Rome considers €150 fine as part of measures to clean up streets.
People caught dropping cigarette butts in public places in Rome could face new fines of around €150 according to a report in Italian newspaper Il Messaggero.
The proposal is part of draft legislation being considered by the city administration to help clean up the capital ahead of the upcoming Holy Jubilee proclaimed by Pope Francis.
Other measures would include tightening up regulations on aggressive begging, sleeping rough in public places, sitting on monuments, and washing car windows at traffic lights.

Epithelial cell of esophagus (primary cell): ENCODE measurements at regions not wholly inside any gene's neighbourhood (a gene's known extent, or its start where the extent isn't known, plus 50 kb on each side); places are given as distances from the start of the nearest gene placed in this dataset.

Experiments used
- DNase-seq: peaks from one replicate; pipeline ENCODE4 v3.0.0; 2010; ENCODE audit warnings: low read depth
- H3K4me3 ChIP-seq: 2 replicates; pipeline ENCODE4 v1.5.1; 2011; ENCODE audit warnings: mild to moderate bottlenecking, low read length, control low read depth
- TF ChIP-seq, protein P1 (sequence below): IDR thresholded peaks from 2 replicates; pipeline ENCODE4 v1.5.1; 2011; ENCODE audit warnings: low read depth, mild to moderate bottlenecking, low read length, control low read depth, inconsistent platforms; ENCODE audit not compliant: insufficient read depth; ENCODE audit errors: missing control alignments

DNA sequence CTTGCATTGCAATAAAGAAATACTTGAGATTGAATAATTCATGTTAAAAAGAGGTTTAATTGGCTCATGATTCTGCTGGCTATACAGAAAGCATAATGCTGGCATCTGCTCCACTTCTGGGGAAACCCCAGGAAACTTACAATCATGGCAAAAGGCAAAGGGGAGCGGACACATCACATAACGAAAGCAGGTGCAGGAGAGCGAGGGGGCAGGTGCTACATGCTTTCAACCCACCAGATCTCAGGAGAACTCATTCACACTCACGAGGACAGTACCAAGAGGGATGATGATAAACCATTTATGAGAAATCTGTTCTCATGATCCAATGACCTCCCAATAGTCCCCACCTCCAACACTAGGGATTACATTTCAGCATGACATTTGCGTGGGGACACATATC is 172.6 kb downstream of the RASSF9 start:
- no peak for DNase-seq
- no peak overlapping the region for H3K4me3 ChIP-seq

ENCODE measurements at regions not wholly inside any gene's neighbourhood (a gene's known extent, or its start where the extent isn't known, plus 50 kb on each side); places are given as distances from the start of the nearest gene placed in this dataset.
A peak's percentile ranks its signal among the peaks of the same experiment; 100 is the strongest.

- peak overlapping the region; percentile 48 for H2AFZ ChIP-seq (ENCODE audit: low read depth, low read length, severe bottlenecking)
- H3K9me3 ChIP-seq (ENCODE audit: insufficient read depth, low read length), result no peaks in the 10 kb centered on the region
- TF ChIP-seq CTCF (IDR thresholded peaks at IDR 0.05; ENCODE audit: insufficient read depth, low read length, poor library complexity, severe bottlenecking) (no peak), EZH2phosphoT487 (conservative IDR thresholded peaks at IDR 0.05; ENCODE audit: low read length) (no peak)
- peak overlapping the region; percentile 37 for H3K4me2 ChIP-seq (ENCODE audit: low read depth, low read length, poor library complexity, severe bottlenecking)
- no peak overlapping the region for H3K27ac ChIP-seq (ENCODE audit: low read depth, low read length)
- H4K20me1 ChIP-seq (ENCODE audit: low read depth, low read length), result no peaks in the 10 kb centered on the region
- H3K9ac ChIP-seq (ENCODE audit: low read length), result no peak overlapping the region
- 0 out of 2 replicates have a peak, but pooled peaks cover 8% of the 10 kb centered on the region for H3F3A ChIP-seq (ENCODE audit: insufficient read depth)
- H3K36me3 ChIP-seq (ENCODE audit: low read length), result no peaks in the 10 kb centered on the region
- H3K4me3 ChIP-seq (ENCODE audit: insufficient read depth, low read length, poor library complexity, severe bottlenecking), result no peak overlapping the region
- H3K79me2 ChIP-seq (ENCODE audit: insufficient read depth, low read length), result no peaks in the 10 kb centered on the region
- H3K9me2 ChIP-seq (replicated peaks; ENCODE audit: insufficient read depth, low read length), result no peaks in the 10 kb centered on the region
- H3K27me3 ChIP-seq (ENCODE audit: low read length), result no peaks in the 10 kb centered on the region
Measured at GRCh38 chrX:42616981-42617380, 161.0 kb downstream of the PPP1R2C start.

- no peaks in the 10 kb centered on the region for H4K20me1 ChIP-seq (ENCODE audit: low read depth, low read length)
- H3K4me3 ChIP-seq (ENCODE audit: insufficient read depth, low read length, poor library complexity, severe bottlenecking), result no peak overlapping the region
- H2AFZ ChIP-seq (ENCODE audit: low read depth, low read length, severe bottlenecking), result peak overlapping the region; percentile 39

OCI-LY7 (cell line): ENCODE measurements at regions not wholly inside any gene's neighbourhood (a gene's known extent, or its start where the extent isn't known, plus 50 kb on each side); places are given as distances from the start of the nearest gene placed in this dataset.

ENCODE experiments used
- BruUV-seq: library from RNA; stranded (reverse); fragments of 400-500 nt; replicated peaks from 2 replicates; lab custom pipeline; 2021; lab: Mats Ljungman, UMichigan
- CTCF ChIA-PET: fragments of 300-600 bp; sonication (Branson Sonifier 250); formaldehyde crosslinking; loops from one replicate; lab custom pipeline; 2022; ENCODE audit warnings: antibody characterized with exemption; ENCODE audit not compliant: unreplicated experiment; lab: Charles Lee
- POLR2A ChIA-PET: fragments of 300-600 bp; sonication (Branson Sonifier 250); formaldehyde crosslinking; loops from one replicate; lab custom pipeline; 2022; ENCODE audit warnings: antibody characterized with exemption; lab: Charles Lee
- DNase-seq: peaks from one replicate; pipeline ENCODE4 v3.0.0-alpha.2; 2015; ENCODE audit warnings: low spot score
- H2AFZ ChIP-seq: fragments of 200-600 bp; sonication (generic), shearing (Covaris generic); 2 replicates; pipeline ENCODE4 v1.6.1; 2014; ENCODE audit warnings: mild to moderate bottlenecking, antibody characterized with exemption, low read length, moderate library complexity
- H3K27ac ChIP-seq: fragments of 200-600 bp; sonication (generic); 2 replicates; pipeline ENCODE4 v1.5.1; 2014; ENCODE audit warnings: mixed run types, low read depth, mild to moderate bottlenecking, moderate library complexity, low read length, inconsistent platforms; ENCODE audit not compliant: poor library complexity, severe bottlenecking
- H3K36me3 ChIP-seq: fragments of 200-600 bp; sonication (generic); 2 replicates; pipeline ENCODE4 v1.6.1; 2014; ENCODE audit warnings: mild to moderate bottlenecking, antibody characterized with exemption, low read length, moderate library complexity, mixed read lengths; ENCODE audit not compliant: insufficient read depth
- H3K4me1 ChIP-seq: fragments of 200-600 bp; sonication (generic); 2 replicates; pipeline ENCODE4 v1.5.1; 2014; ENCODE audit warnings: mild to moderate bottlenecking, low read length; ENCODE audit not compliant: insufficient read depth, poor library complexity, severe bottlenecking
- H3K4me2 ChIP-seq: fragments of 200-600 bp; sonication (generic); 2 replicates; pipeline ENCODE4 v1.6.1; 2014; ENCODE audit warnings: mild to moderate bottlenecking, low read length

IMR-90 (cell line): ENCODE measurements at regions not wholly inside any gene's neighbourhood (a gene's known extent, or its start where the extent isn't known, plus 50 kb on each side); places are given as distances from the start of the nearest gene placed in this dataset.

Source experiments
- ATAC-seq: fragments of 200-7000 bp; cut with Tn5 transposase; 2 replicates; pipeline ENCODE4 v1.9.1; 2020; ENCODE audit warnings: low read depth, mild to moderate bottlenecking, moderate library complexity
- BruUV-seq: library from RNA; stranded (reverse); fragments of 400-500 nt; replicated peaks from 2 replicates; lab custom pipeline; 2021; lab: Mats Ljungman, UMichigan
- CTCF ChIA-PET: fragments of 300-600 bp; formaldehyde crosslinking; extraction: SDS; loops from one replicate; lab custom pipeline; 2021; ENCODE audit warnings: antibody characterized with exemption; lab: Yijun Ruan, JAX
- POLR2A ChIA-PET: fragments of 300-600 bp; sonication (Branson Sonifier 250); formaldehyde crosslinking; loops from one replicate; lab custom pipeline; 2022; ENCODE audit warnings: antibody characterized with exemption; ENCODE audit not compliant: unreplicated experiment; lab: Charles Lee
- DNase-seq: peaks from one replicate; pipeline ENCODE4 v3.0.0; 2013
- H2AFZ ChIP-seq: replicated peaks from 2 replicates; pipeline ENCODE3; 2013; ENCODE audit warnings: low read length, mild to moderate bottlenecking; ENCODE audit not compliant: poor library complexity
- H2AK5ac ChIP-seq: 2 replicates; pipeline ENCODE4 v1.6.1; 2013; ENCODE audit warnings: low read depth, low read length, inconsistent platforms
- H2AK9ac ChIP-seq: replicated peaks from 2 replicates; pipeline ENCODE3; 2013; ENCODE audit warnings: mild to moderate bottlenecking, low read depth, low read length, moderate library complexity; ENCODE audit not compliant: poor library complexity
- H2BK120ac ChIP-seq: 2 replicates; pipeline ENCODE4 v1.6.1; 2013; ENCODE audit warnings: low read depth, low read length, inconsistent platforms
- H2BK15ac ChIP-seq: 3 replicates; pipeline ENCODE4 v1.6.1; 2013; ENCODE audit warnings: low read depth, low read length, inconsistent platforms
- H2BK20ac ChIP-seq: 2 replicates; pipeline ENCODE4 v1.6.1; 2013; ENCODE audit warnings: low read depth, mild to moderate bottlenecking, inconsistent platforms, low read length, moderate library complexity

Smokers in Rome produce about 11 million cigarette butts a day, or four billion a year, with at least half of the butts flung on the street, according to a survey conducted by Italian environmental association Ecoitaliasolidale.
Fines for throwing cigarette butts on the ground vary considerably in cities around Italy: in Trento the fine is €500, Milan €450, while in Lucca it ranges from €30 to €150. Elsewhere in Europe, the same fine is €35 in Paris, £80 in London, and €150 in Dublin.
It takes between one and five years for a cigarette butt to biodegrade.